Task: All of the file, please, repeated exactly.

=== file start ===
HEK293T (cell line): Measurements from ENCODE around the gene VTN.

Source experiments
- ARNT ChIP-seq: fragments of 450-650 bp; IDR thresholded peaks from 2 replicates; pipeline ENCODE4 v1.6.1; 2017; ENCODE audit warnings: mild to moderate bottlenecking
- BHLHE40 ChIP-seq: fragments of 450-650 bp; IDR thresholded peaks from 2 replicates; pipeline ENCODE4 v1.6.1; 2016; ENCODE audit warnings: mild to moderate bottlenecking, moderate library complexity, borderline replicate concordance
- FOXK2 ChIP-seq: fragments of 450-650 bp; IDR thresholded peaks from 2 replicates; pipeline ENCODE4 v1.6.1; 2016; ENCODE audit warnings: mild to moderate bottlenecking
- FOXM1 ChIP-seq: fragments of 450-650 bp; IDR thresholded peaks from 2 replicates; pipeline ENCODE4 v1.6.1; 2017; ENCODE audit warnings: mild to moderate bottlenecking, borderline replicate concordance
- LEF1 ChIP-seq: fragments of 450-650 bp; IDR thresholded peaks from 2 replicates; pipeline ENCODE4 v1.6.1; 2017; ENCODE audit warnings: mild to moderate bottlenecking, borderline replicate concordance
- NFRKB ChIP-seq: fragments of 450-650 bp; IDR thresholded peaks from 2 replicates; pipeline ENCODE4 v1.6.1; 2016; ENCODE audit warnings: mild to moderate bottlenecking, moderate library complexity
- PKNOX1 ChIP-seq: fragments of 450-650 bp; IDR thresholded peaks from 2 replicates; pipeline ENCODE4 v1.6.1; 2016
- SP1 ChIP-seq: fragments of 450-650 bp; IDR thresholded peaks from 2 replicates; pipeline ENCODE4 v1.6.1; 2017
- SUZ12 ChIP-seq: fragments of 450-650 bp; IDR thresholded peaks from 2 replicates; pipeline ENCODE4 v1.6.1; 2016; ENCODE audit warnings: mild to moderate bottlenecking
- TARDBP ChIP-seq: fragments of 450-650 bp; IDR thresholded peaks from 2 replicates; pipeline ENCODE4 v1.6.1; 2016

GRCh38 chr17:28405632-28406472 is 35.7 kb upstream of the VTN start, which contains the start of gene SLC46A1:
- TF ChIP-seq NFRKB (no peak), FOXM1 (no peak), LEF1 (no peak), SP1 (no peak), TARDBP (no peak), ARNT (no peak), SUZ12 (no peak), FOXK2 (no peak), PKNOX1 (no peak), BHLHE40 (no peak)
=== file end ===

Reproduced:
HEK293T (cell line): Measurements from ENCODE around the gene VTN.

Source experiments
- ARNT ChIP-seq: fragments of 450-650 bp; IDR thresholded peaks from 2 replicates; pipeline ENCODE4 v1.6.1; 2017; ENCODE audit warnings: mild to moderate bottlenecking
- BHLHE40 ChIP-seq: fragments of 450-650 bp; IDR thresholded peaks from 2 replicates; pipeline ENCODE4 v1.6.1; 2016; ENCODE audit warnings: mild to moderate bottlenecking, moderate library complexity, borderline replicate concordance
- FOXK2 ChIP-seq: fragments of 450-650 bp; IDR thresholded peaks from 2 replicates; pipeline ENCODE4 v1.6.1; 2016; ENCODE audit warnings: mild to moderate bottlenecking
- FOXM1 ChIP-seq: fragments of 450-650 bp; IDR thresholded peaks from 2 replicates; pipeline ENCODE4 v1.6.1; 2017; ENCODE audit warnings: mild to moderate bottlenecking, borderline replicate concordance
- LEF1 ChIP-seq: fragments of 450-650 bp; IDR thresholded peaks from 2 replicates; pipeline ENCODE4 v1.6.1; 2017; ENCODE audit warnings: mild to moderate bottlenecking, borderline replicate concordance
- NFRKB ChIP-seq: fragments of 450-650 bp; IDR thresholded peaks from 2 replicates; pipeline ENCODE4 v1.6.1; 2016; ENCODE audit warnings: mild to moderate bottlenecking, moderate library complexity
- PKNOX1 ChIP-seq: fragments of 450-650 bp; IDR thresholded peaks from 2 replicates; pipeline ENCODE4 v1.6.1; 2016
- SP1 ChIP-seq: fragments of 450-650 bp; IDR thresholded peaks from 2 replicates; pipeline ENCODE4 v1.6.1; 2017
- SUZ12 ChIP-seq: fragments of 450-650 bp; IDR thresholded peaks from 2 replicates; pipeline ENCODE4 v1.6.1; 2016; ENCODE audit warnings: mild to moderate bottlenecking
- TARDBP ChIP-seq: fragments of 450-650 bp; IDR thresholded peaks from 2 replicates; pipeline ENCODE4 v1.6.1; 2016

GRCh38 chr17:28405632-28406472 is 35.7 kb upstream of the VTN start, which contains the start of gene SLC46A1:
- TF ChIP-seq NFRKB (no peak), FOXM1 (no peak), LEF1 (no peak), SP1 (no peak), TARDBP (no peak), ARNT (no peak), SUZ12 (no peak), FOXK2 (no peak), PKNOX1 (no peak), BHLHE40 (no peak)